Growing Muscadine Grapes

In Florida

Taken from the brochure
"Growing Muscadine Grapes in Florida"
By:
Jiang Lu, Cynthia Connolly & Joe Spinelli

Center for Viticulture, Florida A&M University
The Early settlers attempted to grow European grapes in Florida over 300 years ago. Through centuries of experimentation, however, grape growers found that non-native grapevines could not endure the state's climate. In the 1930's grape research and breeding programs were initiated at Florida's universities. 

Two distinct types of grapes thrive in the state today. They are Florida hybrid bunch grapes which grow in the typical grape bunch formation and Muscadine grapes which grow in small clusters. Both are used for fresh fruit, wine, jelly, and juice. 

Muscadine grapes (Vitis rotundifolia) are native to Florida and southeastern United States. They are enjoyable and easy to grow. 

The first step in growing Muscadines is to obtain plants. Rooted cuttings are used for planting grapevines. You can use either bare root vines or potted plants and you can either purchase them from a nursery or propagate them yourself. 
 
 
 
 

Planting

Early spring is the best time for planting. Holes 8" in depth and 6" to 8" in diameter should be dug with either a shovel or a tractor driven auger. Under dry conditions, a gallon of water should be poured into the hole before planting. One year old potted plants should be placed directly in the hole without disturbing the root ball. Plants which have been in pots for more than a year may be root bound, however, and the roots should be separated at planting. After placing the plant into the hole, firm the soil around it and water it immediately. Continue watering the newly transplanted vines at least once a week to ensure their survival. Provide a straight support (twine, bamboo, wood or plastic sticks, etc.) to help the plant climb to the trellis. New shoots should start to grow within a couple of weeks after planting. 

Training

It is important to train the young plants by tying one strong shoot to a straight support and pruning off all the other shoots. This strong shoot will be the main stem or trunk of the vine and should grow straight up to the trellis wire. When the main stem is about six inches above the trellis or fruiting wire, select two lateral shoots growing in opposite directions from below the trellis wire to form the cordons and cut off the main stem above these shoots to force them to grow. These shoots should be tied to the wire, leading their growing tips in desired directions forming the bilateral cordons. 

Fertilizer

Any material that supplies nutrients to growing plants is a fertilizer. Fertilizer should be applied to plants about two weeks after the vines start to grow. Approximately 1/4 pound of 10-10-10 should be placed in a circle 6" from the new plants. One half and 3/4 of a pound are recommended for two and three year old plants, respectively. A second and third application may be made at the same rate after six and twelve weeks of growth. Organic fertilizers such as fish emulsion, compost, crabmeal, or cottonseed meal may be used as an alternative.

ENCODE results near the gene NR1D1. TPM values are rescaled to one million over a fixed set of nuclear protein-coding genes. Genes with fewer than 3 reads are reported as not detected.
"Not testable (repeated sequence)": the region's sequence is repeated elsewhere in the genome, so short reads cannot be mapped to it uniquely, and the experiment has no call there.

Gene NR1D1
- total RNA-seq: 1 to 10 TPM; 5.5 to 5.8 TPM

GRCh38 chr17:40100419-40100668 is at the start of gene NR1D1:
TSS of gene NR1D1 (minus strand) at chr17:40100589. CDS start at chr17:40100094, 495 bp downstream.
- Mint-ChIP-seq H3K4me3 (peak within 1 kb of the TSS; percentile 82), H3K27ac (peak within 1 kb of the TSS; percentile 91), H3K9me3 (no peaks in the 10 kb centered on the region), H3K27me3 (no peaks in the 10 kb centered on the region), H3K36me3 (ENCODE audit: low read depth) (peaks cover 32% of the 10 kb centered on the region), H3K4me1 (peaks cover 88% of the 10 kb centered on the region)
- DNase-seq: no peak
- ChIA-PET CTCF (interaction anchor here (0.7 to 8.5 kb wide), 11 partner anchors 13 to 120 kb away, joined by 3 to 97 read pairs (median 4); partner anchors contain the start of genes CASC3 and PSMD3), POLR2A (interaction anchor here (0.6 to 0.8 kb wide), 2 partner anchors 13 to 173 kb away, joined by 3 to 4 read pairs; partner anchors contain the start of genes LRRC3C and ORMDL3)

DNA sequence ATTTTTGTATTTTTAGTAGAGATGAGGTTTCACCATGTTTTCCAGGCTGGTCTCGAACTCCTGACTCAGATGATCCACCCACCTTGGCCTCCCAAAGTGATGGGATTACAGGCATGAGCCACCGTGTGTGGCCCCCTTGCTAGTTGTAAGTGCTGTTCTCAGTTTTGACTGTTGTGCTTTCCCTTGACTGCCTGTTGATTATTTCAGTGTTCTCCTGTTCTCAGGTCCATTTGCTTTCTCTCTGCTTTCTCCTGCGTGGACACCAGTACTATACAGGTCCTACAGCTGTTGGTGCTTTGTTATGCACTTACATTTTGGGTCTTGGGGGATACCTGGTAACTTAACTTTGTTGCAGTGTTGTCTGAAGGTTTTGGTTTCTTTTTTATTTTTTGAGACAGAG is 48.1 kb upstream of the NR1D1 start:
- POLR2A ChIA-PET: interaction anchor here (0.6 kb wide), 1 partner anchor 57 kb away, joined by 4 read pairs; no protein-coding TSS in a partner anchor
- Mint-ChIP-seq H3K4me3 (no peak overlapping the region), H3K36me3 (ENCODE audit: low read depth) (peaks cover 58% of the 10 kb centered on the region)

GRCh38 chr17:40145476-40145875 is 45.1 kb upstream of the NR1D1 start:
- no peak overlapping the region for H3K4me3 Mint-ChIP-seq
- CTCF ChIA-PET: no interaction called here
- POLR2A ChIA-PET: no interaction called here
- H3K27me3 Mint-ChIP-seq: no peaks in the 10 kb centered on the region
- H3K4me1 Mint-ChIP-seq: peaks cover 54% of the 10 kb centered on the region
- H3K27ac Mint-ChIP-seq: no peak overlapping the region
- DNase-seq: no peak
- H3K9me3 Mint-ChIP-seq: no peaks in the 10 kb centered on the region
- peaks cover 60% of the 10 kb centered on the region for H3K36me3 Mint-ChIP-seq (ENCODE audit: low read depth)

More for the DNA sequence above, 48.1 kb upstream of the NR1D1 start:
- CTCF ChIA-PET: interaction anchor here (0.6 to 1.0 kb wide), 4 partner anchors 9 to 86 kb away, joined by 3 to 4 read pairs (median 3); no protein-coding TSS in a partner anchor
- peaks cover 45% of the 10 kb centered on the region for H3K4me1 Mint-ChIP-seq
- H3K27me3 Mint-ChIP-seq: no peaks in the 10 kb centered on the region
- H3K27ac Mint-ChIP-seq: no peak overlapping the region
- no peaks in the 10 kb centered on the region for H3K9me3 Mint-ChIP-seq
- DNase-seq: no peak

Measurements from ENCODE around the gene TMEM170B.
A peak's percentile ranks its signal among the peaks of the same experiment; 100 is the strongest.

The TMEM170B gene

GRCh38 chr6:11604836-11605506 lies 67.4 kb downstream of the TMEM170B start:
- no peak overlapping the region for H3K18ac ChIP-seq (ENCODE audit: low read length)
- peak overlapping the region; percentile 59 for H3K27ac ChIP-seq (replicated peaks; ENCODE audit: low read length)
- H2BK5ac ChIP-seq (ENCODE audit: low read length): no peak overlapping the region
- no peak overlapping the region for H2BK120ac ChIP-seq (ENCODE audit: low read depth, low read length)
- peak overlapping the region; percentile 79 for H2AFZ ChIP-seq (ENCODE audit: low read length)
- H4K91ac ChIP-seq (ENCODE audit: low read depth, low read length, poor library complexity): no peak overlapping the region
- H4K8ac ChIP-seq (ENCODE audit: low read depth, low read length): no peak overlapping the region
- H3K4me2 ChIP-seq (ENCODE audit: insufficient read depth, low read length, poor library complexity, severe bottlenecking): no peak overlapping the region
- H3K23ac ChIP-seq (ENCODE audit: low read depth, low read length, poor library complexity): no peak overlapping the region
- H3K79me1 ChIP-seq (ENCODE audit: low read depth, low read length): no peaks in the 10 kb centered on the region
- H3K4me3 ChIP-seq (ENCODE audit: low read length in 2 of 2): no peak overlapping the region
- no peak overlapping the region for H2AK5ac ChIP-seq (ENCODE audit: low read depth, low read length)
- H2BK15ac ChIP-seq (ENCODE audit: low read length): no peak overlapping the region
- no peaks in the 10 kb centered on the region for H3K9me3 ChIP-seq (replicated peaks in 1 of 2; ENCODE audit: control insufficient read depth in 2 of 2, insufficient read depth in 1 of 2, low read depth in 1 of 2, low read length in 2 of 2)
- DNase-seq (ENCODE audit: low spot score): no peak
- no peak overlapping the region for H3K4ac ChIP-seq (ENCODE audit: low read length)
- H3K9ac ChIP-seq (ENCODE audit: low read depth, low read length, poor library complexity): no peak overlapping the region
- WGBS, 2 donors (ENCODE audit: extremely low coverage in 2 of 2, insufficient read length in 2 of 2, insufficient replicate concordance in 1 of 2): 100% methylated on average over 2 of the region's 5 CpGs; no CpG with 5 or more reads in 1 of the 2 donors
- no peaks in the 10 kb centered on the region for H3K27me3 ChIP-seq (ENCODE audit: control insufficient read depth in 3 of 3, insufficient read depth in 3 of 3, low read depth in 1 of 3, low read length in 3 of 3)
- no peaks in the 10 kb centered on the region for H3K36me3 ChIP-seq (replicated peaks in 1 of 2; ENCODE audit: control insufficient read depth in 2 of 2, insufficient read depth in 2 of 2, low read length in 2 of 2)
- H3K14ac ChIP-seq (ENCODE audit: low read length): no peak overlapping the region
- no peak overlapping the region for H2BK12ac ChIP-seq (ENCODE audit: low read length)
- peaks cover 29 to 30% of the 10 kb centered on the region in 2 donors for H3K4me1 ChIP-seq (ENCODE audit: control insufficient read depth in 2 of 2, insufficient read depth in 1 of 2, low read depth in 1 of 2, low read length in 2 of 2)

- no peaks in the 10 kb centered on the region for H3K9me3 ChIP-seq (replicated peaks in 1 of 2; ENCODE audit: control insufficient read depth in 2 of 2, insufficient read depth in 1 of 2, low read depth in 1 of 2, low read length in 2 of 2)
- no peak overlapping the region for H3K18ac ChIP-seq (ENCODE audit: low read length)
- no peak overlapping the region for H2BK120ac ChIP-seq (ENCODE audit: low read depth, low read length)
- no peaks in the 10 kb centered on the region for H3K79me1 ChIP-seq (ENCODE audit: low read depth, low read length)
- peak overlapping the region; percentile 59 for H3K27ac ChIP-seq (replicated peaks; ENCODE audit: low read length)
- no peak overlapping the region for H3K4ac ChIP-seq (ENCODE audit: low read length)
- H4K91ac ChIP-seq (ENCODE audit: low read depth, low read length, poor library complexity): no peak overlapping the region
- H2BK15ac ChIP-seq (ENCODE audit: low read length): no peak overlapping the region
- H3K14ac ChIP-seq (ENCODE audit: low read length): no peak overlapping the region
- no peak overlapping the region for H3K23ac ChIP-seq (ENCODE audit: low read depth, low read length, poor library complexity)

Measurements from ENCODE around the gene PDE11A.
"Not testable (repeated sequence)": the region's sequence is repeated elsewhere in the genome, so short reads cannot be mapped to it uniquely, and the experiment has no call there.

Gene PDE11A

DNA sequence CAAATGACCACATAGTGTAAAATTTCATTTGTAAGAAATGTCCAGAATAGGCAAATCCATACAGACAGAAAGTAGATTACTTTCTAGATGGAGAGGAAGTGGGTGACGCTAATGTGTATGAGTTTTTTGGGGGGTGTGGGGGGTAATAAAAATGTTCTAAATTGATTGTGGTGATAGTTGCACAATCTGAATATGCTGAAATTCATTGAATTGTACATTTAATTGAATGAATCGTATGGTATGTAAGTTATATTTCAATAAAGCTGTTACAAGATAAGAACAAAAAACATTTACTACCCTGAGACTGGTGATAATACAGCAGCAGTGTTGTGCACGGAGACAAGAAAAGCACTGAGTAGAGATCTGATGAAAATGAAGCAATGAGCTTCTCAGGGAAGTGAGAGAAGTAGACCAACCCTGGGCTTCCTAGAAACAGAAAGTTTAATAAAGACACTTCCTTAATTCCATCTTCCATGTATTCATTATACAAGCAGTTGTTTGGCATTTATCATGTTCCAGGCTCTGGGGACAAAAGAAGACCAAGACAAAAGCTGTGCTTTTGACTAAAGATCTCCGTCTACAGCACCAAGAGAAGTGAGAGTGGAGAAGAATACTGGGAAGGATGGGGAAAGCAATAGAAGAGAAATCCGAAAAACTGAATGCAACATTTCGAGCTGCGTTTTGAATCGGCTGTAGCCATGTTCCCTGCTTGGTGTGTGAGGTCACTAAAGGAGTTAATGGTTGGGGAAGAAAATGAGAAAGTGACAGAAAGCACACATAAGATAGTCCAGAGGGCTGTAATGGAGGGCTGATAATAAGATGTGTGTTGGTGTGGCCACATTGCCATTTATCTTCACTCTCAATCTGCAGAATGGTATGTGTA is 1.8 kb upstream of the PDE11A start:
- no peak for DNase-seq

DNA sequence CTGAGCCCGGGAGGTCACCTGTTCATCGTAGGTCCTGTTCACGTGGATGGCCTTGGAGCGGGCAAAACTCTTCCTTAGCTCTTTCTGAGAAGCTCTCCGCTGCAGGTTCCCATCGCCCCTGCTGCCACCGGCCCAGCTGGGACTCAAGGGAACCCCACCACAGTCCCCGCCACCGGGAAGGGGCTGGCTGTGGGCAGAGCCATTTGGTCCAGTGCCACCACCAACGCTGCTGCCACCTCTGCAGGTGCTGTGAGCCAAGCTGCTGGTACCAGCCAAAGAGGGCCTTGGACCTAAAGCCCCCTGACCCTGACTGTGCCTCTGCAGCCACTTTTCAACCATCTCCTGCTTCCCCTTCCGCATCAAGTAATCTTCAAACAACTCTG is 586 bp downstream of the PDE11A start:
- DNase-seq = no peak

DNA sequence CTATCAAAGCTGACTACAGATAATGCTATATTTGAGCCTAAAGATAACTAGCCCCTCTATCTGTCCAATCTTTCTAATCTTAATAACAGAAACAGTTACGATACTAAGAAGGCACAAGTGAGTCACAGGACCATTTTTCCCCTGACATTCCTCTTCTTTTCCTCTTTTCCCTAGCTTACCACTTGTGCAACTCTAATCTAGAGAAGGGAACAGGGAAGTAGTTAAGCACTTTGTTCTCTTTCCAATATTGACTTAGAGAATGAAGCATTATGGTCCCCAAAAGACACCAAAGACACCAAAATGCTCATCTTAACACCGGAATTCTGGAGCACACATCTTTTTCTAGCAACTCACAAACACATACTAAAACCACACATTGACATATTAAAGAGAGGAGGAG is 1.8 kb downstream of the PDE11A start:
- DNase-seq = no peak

Irrigation and Weed Control

Water the vines about once a week to saturate the roots if there is no rain. Prevent weeds from competing with the vines by shallow hoeing (so as not to damage the grape plant's roots), mowing, or applying herbicide whenever necessary. 

First Pruning and Second Season Growth

To ensure good fruit production, pruning of the past season's growth should be done each winter when the leaves have dried and fallen off the vines and the plants are dormant between January and February. After the lateral shoots have been established as cordons, canes extending from them should be pruned back to spurs. These spurs should have 3-4 buds on them. In the spring of the second growing season, as these buds break and produce new shoots, all flower clusters should be removed to concentrate growth in the vine. Vines which do not reach to the trellis wire should be retained to grow to the wire in the second year. At bud break of the second year, plants should be fertilizer with 1/2 pound of 10-10-10 per plant. This should be repeated after six and twelve weeks. 

Second Pruning and Third Season Growth

In the winter after the second growing season, canes grown from the previous year's buds should be pruned back to three buds per spur. When buds begin to grow in early spring, apply fertilizer (3/4 pound of 10-10-10 per plant) and repeat application six weeks and the twelve weeks later. Weeds should be controlled to avoid competition with the grapevines for nutrients and water. By the third season of growth the bilateral cordon should be well established and fruit may be harvested. 

Forth Season Onward

Prune the vines after the third season of growth while the plants are dormant as before. Fertilize at bud break and again at six weeks and twelve weeks. Water weekly in the absence of rain and control weeds. Sufficient water and nutrients at bud break are very important to ensure a vigorously growing vine and good fruit set. Remove suckers from the trunk below the trellis. 

Harvesting

Harvesting of fruit should begin in the third season. Muscadine grapes may be picked individually or shaken off the vine into a net suspended from a catch frame. 

Disease Control

Fungal diseases such as anthracanose, black rot, and downy mildew are common in Florida grapes. Muscadines have fewer disease problems than bunch grapes. Disease susceptibility, however, varies with different cultivars. Sanitary and healthy soil and growing conditions are the best means to prevent disease. Fungicides may be used to control diseases. Check with your county extension agent to determine approved products.


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